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LeBron James Reportedly Unlikely To Sign A Contract Extension With Lakers

LeBron James Once Dunked Hard On A 10-Year-Old During Shootaround

After the Los Angeles Lakers' 2021/22 NBA season came to an end following bad performances from the 17-time NBA champions, many details about their season surfaced, with some players pointing out different reasons to explain why their campaign went so horribly.

Moreover, the future of the team is unknown right now. They have a lot of work to do this summer to assemble a solid squad that can compete for the title next year. Meanwhile, it seems like more problems could come if they aren't able to extend LeBron James' tenure with the team. 

According to Sam Amick of The Athletic, the King is unlikely to sign a contract extension with the Purple and Gold, as he could take the approach of signing deals after every season, something he did in Cleveland. 

James surely knows the Lakers should improve the scouting and analytics departments too, investing in the kind of bright basketball minds who could create a competitive edge during these later years of his storied career. A first step, many would argue, would be to create and support the kind of inclusive and collaborative culture where solutions tend to rise to the surface.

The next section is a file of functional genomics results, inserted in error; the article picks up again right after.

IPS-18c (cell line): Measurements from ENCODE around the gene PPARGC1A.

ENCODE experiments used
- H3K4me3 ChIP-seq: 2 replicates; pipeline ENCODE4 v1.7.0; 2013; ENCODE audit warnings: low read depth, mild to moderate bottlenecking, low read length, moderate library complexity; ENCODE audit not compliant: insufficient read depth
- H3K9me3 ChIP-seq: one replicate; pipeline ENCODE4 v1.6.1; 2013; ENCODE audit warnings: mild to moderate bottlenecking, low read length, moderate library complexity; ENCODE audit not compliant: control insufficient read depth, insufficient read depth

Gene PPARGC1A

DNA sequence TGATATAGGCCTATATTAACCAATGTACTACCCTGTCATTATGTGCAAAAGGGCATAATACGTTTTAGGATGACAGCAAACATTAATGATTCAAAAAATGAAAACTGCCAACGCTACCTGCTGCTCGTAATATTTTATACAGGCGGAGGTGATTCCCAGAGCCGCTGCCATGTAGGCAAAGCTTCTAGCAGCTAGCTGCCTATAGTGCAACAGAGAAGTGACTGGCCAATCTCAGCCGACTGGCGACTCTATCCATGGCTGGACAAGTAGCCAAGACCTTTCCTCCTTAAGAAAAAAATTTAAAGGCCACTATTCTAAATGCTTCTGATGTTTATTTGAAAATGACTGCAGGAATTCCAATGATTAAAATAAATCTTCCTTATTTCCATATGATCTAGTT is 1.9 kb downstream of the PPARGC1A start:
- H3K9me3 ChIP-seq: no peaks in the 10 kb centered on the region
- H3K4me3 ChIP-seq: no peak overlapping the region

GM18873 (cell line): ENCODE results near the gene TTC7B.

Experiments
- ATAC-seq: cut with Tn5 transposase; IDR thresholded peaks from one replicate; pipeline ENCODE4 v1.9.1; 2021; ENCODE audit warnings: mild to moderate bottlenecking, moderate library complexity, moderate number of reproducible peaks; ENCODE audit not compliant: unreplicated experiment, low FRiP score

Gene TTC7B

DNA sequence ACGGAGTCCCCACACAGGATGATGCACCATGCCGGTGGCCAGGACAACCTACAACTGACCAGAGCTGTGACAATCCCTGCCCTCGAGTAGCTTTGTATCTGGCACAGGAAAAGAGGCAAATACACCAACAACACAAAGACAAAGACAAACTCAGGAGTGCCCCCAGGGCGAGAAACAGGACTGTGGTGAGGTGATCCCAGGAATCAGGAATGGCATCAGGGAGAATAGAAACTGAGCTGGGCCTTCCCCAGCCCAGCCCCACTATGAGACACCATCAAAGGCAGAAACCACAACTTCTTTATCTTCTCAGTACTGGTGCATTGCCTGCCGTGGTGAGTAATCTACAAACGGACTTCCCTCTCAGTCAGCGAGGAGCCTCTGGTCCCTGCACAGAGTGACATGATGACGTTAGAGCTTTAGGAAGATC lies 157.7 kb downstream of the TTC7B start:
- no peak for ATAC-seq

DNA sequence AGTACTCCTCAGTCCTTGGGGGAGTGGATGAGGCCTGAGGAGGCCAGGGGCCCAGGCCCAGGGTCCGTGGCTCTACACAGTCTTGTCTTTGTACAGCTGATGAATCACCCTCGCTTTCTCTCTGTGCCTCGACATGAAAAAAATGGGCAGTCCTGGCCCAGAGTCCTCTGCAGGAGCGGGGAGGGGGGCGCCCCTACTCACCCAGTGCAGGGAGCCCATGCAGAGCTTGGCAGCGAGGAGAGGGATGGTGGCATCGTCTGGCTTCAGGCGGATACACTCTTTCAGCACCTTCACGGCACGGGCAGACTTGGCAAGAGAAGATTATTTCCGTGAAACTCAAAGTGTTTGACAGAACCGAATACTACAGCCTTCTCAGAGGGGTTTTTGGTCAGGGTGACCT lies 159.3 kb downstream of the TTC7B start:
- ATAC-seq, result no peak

James and his associates aren’t blind to any of this.

So with all that in mind, what comes next in James’ Lakers life?

Based on my conversations with people who have a strong sense of such things, it’s clear James is considering playing out this contract rather than signing a two-year extension this summer. If flexibility and freedom are the goals here, James (who is owed $44.4 million next season) could go back to the year-by-year approach he perfected in his second Cleveland stop.

As he has made abundantly clear of late, he’ll do everything he can to play with his son, Bronny Jr., when and if he makes the jump to the NBA (in the summer of 2024, at the earliest). Signing one-year deals is a surefire way to avoid any contractual obstacles to that dream scenario. And if he has to take less than max money at some point to make it happen, then so be it.

Instead of this meaning he would leave the team, LeBron could help his team bring more talent to compete in the next couple of seasons. He's still a terrific player that can bring a lot to the table, but a 37-year-old leading a title contender it's never good, no matter how great LeBron is. 

If they can bring the right pieces, the Lakers could bounce back after a terrible season. They need to think this through before messing up as they did with Russell Westbrook last year.